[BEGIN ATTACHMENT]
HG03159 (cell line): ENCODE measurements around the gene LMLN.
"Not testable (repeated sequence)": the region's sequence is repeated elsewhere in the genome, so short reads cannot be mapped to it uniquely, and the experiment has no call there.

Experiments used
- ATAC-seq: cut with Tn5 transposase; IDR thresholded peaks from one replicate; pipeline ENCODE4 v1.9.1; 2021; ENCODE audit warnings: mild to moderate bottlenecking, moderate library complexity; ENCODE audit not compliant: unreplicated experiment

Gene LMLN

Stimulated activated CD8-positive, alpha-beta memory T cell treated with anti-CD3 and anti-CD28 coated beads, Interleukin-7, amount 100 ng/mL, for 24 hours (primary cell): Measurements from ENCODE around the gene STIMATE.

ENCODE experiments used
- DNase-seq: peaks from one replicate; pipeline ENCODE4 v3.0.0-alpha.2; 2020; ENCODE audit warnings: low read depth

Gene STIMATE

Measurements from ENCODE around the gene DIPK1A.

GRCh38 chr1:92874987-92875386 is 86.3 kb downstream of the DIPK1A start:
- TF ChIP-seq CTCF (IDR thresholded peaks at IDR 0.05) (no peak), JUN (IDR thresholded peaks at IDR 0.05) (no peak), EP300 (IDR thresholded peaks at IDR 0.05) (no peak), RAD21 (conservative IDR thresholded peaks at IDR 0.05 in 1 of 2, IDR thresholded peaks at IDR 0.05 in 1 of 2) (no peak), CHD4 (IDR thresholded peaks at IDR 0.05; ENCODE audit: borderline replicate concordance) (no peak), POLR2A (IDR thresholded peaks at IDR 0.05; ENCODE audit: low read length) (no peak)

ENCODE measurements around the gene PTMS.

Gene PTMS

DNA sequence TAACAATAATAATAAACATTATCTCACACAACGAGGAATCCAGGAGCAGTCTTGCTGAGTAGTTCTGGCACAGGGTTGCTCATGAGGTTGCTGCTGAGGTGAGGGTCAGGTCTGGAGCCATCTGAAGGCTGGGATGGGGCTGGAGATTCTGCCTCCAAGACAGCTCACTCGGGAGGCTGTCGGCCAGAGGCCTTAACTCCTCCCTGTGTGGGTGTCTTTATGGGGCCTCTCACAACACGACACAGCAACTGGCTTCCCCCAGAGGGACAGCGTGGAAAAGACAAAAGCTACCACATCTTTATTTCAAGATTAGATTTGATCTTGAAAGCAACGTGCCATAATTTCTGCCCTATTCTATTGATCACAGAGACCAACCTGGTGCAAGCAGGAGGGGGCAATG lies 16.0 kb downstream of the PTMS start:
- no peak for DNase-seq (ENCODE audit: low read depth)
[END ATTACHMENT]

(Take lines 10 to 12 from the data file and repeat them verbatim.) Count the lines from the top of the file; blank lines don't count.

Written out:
Measurements from ENCODE around the gene DIPK1A.

GRCh38 chr1:92874987-92875386 is 86.3 kb downstream of the DIPK1A start:
- TF ChIP-seq CTCF (IDR thresholded peaks at IDR 0.05) (no peak), JUN (IDR thresholded peaks at IDR 0.05) (no peak), EP300 (IDR thresholded peaks at IDR 0.05) (no peak), RAD21 (conservative IDR thresholded peaks at IDR 0.05 in 1 of 2, IDR thresholded peaks at IDR 0.05 in 1 of 2) (no peak), CHD4 (IDR thresholded peaks at IDR 0.05; ENCODE audit: borderline replicate concordance) (no peak), POLR2A (IDR thresholded peaks at IDR 0.05; ENCODE audit: low read length) (no peak)